Senior Research Fellow
To undertake, develop and supervise research on processes determining avian distributions and abundances, from local to continental scales, primarily using high quality citizen science data collected by the BTO and similar organizations. Stephen has particular interests in population dynamics and in studies of year-round abundance, migration routes and phenology.BSc (Hons) Zoology, University of Aberdeen, 1972-76
PhD, Population dynamics of the Eider (Somateria mollissima) in North-East Scotland, University of Aberdeen, 1976-1980
Interests & Responsibilities
Patterns of avian abundance arise from variation in reproductive rates and survival, and at smaller scales also from dispersal. Stephen has had a long term involvement in the development of BTO’s Integrated Population Monitoring Programme, where it uses its volunteer-based demographic monitoring schemes to provide measures of breeding success and survival for a wide range of species (for current trends see www.bto.org/birdtrends). Stephen's current work focusses on the use of Integrated Population Models to understand these demographic processes within a coherent statistical framework. He is interested in the ways in which environmental conditions and competitive interactions (density-dependence) interact to determine large-scale abundance patterns. A second major research interest is the use of Citizen Science data to study year round patterns of occurrence, abundance, migration and phenology at national and continental scales. This research involves leading analyses of Birdtrack data and collaboration with European colleagues to develop a continental approach through the EuroBirdPortal project, which is bringing together similar datasets from across Europe. Stephen leads BTO’s input to EuroBirdPortal which will soon deliver close to real time continental-scale outputs. In a related initiative he is working with colleagues in EURING to develop a European Migration Atlas based on ring recoveries and tracking data. This will be based on data from the EURING databank which is hosted by BTO. Tracking technologies are rapidly advancing our knowledge of avian movement patterns. Stephen is collaborating with BTO volunteer, Graham Geen, on an extensive review of tracking studies to evaluate their potential impacts on birds and as an input to the European Migration Atlas. Large-scale studies of avian ecology offer opportunities for substantial advances in our understanding of year round patterns of avian occurrence and abundance and of the demographic processes that underpin them. Such knowledge is essential for increasing our understanding of the impacts of environmental and climate change, and how these can best be managed.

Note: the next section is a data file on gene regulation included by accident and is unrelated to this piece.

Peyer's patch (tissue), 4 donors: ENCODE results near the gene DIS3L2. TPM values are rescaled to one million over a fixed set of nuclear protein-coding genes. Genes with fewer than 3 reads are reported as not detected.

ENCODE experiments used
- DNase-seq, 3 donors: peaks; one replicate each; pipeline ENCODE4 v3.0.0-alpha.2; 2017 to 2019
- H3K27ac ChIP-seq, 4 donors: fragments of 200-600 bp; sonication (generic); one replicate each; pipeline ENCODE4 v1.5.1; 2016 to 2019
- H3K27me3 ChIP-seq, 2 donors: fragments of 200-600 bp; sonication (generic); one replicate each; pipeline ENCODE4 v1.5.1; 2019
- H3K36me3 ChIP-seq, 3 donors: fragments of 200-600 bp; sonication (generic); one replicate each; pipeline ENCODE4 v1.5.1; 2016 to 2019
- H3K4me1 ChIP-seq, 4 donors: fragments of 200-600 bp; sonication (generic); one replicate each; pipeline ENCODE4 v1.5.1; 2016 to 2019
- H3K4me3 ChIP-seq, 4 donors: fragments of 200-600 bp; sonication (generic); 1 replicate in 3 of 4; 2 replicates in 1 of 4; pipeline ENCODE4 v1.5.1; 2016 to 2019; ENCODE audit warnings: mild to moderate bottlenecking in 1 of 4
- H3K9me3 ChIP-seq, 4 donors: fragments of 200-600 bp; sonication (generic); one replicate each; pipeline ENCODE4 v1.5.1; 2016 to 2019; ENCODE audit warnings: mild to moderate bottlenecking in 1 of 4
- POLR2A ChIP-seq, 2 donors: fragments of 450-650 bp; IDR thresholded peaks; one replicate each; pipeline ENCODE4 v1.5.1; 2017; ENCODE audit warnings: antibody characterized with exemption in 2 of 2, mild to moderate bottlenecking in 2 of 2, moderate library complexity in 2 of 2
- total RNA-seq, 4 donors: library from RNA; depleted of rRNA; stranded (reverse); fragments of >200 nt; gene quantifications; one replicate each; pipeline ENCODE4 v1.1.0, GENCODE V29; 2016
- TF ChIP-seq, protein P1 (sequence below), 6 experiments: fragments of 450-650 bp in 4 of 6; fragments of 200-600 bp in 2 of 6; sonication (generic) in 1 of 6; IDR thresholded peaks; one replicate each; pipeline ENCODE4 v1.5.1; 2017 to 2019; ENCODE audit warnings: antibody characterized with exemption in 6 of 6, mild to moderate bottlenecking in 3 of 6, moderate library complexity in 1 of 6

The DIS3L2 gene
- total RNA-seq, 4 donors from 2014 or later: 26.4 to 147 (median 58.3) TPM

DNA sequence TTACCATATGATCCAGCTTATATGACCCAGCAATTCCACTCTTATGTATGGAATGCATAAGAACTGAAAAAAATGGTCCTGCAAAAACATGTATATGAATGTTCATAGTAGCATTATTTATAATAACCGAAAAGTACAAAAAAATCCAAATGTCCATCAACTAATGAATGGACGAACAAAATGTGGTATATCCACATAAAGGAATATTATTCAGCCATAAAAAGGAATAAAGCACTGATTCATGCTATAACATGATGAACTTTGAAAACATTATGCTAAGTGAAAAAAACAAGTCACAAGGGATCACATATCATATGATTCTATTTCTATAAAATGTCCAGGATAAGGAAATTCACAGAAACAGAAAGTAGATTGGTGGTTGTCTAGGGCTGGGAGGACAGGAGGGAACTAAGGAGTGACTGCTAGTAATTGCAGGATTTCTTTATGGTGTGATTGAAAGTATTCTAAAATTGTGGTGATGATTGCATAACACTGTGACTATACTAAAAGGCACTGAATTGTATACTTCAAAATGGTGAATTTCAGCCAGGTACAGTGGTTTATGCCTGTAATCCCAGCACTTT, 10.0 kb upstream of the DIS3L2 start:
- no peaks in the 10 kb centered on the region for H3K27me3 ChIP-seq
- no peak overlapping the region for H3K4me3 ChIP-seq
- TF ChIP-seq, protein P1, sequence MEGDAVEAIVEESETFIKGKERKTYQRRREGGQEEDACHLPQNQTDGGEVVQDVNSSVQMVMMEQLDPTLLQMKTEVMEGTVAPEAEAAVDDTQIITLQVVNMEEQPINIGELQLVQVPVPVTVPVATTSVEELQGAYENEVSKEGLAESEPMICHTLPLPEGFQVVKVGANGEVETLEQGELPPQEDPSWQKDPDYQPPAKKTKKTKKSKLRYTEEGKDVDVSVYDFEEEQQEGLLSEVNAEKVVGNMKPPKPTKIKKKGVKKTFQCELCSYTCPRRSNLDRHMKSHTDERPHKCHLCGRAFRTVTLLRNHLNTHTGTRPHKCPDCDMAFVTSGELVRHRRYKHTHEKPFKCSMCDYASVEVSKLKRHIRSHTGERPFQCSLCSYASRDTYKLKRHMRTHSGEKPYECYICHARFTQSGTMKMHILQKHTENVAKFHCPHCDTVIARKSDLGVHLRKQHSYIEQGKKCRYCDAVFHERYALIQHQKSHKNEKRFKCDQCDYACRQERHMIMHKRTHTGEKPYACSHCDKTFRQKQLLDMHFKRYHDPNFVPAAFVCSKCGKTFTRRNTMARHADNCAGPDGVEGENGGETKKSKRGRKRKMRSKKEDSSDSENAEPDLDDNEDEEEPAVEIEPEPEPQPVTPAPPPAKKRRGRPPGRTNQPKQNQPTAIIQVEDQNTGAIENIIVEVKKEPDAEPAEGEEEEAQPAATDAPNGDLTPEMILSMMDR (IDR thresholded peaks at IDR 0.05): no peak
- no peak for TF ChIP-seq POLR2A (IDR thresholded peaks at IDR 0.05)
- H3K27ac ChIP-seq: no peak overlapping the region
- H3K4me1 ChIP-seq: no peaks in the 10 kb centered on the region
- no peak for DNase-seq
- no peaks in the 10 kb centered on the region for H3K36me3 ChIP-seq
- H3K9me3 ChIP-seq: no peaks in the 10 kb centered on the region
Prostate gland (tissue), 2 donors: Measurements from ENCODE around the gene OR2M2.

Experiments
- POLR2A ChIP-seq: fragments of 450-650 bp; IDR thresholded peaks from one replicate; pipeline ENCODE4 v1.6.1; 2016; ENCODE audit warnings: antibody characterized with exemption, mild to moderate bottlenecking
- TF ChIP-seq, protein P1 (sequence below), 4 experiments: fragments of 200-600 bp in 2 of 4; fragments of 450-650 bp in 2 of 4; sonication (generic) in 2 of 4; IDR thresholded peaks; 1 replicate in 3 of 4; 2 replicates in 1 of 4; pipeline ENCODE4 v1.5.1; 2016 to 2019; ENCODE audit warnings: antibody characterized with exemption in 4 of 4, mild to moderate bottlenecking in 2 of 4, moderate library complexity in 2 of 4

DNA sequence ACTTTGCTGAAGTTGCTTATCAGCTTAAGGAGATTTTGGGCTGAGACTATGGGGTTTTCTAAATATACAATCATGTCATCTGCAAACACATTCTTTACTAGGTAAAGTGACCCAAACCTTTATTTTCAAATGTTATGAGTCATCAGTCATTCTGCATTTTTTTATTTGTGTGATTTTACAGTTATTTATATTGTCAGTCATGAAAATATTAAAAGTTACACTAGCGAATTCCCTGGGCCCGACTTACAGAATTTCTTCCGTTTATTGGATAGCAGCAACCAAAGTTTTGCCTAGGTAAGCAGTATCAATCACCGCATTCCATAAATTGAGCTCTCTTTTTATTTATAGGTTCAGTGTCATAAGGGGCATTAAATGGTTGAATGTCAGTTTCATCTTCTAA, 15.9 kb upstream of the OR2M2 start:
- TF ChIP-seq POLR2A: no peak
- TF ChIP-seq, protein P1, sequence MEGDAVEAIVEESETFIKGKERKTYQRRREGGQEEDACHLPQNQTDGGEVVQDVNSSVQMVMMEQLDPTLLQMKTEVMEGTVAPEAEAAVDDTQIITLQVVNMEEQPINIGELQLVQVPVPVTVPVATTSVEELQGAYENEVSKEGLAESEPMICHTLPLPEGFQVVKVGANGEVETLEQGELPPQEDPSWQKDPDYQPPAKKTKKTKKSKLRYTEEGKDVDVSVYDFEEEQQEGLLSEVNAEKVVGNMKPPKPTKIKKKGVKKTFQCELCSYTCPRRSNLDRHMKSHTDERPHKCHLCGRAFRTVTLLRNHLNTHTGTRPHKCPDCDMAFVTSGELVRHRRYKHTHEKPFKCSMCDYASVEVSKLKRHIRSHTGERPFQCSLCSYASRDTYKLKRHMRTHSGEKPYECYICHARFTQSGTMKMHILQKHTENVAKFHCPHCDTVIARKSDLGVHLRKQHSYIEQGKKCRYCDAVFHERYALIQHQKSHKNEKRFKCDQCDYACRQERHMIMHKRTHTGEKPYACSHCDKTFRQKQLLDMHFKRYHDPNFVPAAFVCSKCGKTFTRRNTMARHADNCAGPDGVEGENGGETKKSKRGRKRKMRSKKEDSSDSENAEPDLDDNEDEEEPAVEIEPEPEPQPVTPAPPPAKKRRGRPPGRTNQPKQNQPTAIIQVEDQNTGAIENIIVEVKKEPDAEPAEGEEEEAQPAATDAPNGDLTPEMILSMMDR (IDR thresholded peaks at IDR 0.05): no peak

Honorary Reader in Biological Sciences, University of East Anglia
Chair of European Union for Bird Ringing (EURING) Atlas Committee
Member of EuroBirdPortal steering group
Researcher at BTO since 1980
Former BTO Director of Science (1987-2014), during which time he led the establishment of the Breeding Bird Survey and BirdTrack, the scientific development of demographic monitoring (Ringing, Nest Records, Constant Effort Sites, Retrapping Adults for Survival) and the BTO’s use of the internet to gather scientific data and disseminate the results.
Current research student: Marina Jiminez-Munoz, School of Mathematics, Statistics and Actuarial Science, University of Kent. Co-supervised with Drs Diana Cole, Eleni Matechou and Rob Robinson, Research project on spatially explicit integrated population models.
Recent BTO Publications
Content Related to Stephen Baillie
Opening up biodiversity data - challenges and opportunities
Public data archiving (PDA), where data are made freely available on demand through recognised data repositories, is increasingly being required by funders and journals to promote ‘open data’. However, this rapidly...
Summer migrants stay for longer as the UK climate warms
New BTO research has used volunteer data from long-running citizen science schemes to show how the timing of bird migration to and from the UK has changed since the 1960s.